Full of each other: Holly, Julia, Selena, and Rebecca don’t care what anybody else thinks. They have each other, a stolen key to the door out of St. Kilda’s, and a vow to stay away from boys while together at school. The four girls consider their group a family, their lives at the prestigious Dublin boarding school the best they could imagine. A future without each other is not worth thinking about – the important things are now. here. together.

Full of magic: chilly nights in a moonlit cyprus grove on St Kilda’s grounds. Light bulbs that burn out when they will it. Something they all feel, four different ways: a balance that needs to be kept at all costs.

Full of secrets. Someone falls in love. Someone meddles. Someone else thinks she knows how to put things right. Someone can’t keep what she suspects to herself. The girls, in trying to keep each other safe, stop sharing everything.

* * * * * * * * * *

Last year, Chris Harper was found dead on the grounds, killed with a garden tool to the head. The groundskeeper they arrested after the fact didn’t do it, but with no other clues, the lead detectives moved on.

Then Holly Mackey goes to the police with a card off St. Kilda’s confessional post board, “The Secret Place.” Unlike the boob jobs and shoplifting on most cards to be found there, this one has a photo of Chris and the message “I know who killed him.”

This is detective Stephen Moran’s chance to get out of Cold Cases and into Murder. He knows Holly from when she was a witness in a case years ago. (I guess this was in French’s previous book, The Faithful Place, which I haven’t read.) Moran figures he can get the St. Kilda’s girls comfortable enough to talk to him, while the belligerent, insensitive, ultra-clever Antoinette Conway takes charge. Conway’s not easy or fun, but she could be his ticket into Murder. Dodging Mrs. McKenna’s iron rule over the students and reputation of St. Kilda’s, the two of them narrow their pool of interest down to eight girls. Two cliques: Holly’s friends and the bitch-princess Joanna Heffernan’s. While they originally suspect one of these girls as the confessional card maker, one excruciating day investigating and interrogating leads them to be sure that one of the eight girls is actually their murderer. No amount of Stephen’s charm or Conway’s doggedness will get the truth out easily, though, because these girls will lie to protect their own even when they don’t know the truth themselves.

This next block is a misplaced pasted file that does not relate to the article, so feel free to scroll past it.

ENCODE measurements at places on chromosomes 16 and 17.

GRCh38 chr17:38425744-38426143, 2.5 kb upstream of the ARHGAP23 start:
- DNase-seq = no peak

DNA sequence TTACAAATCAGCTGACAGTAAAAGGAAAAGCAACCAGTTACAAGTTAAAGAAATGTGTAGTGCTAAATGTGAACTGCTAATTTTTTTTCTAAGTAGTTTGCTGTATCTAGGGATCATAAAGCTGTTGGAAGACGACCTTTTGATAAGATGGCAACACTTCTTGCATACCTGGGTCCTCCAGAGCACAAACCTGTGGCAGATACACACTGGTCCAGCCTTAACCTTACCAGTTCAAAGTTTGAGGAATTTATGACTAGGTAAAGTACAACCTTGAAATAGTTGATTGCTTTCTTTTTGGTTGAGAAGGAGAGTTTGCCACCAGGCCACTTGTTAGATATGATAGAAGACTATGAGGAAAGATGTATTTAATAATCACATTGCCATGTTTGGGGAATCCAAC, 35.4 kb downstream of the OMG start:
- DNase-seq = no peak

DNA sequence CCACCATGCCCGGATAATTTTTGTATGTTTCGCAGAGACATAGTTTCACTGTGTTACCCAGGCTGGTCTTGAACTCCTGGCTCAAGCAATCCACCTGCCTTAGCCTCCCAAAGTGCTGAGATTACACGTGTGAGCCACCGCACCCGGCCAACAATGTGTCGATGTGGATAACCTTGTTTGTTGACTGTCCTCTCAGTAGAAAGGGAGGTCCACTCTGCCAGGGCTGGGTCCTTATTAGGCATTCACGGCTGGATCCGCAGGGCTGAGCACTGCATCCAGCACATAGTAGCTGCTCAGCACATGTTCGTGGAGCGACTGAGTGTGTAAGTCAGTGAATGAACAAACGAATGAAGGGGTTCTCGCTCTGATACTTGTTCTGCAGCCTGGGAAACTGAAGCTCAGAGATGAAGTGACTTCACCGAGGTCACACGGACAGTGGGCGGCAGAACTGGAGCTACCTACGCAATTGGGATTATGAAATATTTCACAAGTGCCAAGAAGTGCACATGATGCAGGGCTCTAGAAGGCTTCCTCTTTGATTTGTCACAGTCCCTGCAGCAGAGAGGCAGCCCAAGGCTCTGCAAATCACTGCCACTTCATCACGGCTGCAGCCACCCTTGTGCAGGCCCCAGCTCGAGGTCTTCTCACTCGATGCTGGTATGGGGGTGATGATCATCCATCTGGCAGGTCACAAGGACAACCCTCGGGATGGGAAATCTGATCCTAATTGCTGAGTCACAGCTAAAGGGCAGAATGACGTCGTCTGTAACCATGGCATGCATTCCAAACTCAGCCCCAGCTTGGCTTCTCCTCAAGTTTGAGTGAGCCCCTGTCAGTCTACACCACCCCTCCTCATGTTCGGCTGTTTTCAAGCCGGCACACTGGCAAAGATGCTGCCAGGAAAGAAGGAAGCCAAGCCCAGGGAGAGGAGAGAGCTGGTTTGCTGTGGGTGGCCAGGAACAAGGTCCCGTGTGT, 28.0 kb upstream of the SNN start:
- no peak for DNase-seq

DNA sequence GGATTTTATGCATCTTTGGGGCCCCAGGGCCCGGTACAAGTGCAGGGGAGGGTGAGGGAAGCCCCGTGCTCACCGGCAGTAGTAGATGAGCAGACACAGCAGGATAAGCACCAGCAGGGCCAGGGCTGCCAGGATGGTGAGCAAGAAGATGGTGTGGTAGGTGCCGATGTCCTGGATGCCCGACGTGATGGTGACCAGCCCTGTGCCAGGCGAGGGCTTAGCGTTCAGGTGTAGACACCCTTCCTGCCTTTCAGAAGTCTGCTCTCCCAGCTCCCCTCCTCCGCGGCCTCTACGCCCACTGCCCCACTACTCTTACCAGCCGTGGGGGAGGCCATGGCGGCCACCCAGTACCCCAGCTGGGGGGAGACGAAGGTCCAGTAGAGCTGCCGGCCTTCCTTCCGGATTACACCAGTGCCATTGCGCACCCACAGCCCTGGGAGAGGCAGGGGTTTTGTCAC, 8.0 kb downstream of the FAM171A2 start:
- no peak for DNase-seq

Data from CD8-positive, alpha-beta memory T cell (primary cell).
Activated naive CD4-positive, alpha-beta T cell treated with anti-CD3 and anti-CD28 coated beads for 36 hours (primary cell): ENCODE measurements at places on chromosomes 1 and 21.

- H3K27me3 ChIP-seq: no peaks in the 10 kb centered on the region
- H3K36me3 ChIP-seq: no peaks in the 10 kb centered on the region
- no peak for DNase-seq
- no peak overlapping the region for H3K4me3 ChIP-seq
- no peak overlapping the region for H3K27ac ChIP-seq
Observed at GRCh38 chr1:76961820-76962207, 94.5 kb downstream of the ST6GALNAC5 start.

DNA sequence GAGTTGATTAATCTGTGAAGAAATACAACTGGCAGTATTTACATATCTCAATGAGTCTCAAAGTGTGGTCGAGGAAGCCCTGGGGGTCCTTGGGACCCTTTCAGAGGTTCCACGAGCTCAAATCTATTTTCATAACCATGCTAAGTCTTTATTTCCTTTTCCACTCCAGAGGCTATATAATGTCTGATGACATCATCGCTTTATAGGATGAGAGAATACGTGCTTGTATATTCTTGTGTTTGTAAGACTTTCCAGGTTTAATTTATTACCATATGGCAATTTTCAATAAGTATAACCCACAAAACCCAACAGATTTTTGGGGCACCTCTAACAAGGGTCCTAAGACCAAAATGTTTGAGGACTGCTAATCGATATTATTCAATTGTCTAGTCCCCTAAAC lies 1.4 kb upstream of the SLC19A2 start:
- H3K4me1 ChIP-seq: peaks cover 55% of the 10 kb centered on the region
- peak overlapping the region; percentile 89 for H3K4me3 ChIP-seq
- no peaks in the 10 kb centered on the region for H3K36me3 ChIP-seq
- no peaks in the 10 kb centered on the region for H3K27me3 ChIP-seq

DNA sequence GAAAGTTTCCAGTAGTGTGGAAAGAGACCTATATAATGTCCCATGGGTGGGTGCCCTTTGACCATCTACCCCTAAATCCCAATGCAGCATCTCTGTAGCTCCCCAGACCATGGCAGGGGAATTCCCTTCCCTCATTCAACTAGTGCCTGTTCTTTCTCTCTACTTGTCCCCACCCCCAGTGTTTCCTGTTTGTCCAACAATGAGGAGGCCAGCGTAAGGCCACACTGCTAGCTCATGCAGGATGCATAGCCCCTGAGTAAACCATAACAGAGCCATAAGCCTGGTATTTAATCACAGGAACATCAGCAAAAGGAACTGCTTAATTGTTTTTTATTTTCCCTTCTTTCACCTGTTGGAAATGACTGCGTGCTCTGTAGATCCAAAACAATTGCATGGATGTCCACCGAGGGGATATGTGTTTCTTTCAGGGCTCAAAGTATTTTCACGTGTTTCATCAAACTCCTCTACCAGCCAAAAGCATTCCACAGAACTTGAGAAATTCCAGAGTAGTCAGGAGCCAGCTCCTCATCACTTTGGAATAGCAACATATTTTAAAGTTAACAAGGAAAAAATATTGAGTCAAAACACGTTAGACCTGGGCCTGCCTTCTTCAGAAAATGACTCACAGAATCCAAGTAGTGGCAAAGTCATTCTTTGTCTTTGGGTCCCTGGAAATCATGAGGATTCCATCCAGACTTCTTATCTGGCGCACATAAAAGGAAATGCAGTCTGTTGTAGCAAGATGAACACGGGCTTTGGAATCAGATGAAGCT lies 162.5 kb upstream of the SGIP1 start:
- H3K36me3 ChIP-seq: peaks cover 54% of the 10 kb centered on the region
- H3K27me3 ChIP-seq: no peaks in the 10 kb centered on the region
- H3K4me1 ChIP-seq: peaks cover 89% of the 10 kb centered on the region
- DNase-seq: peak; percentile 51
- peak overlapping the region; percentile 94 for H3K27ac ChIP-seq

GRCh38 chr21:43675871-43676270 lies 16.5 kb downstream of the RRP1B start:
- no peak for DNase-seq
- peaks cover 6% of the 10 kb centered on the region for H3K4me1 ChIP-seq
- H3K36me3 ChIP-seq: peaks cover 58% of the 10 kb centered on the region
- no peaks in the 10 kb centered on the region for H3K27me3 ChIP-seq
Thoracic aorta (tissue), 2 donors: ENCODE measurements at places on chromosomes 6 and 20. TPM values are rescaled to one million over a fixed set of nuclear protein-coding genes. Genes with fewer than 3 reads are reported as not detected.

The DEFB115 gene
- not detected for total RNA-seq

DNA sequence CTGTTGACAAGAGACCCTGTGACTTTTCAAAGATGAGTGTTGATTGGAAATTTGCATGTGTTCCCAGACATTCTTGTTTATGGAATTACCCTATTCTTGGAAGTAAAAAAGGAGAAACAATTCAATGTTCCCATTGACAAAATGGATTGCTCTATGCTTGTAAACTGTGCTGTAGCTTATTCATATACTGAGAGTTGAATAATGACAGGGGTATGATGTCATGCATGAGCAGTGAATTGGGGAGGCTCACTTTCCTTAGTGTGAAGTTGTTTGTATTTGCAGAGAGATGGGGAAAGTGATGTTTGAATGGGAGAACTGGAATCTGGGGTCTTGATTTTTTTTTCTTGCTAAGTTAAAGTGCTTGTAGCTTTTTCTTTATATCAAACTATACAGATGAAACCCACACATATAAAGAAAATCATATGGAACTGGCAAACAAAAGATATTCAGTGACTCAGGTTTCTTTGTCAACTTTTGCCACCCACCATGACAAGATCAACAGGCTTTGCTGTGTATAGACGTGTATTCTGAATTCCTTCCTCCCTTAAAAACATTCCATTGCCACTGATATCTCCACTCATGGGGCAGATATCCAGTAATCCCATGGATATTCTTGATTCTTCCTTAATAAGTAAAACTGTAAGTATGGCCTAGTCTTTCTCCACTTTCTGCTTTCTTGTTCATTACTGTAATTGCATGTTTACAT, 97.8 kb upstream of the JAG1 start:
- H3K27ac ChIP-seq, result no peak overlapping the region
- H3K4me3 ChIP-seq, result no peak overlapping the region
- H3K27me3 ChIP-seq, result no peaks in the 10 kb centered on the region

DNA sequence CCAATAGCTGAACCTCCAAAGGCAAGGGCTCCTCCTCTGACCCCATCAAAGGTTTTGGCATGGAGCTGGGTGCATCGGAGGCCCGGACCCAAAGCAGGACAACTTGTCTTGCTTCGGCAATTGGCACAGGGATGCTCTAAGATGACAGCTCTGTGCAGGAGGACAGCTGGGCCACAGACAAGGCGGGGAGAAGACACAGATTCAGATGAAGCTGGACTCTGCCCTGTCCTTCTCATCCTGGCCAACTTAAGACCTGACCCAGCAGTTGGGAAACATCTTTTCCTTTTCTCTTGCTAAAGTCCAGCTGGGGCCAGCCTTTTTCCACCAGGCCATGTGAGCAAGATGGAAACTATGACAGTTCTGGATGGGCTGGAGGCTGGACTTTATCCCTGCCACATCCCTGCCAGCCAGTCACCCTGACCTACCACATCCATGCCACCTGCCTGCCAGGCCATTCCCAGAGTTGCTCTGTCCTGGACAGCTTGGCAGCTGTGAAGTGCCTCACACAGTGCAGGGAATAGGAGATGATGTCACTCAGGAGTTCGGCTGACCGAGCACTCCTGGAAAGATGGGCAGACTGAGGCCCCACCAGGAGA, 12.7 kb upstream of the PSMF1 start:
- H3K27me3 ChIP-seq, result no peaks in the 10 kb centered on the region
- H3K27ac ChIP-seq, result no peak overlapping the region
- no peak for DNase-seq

* * * * * * * * * *

The Secret Place dragged me into its claustrophobic little world after around fifty pages, and was constantly on my mind. Police procedurals aren’t my usual jam at all, but I’d heard great things about Tana French, and this book in particular. Someone at a dinner party recommended The Secret Place during a conversation about how much we all loved boarding school books. Her suggestion was so spot on.

The novel’s timeline was spliced up interestingly: the detectives’ time on campus takes place over one single day, while alternating chapters lay out the whole year previous to their involvement. I’ll admit that whenever a sentence stated, so casually, “Chris Harper has X number of weeks to live,” I felt a little chill. Once the story hooked me, the St. Kilda’s girls, the Colm’s boys, even the hallowed halls seemed like my own personal acquaintances. Such a reminder of cruel fate seemed unfair.

 Unfairness is a prevailing theme, here. When a girl tries to do the right thing, or makes a difficult choice, things should work out for the best from then on. They are so loyal, the believe so hard, and the damned world just doesn’t reciprocate. I’m only just growing out of those convictions myself, and it’s painful. Tana French has done a wonderful job balancing between cold realism and sympathy in showing how teenage girls’ inner lives can’t protect them forever.

There were, of course, some things I didn’t understand. I haven’t read any of the other Dublin Murder Squad books, so the stuff about Holly’s past as a witness left me curious. Our main gang of girls – the four we live with for a year and more – develop some strange powers that may or may not be real, but we’re left hanging on the subject by the end. I liked the surreal touch of magic, myself, but I wonder if more specific crime readers might find it frustrating. Detective Moran’s easy repartee with young people didn’t quite match up with his calculating, almost desperate, interior monologue.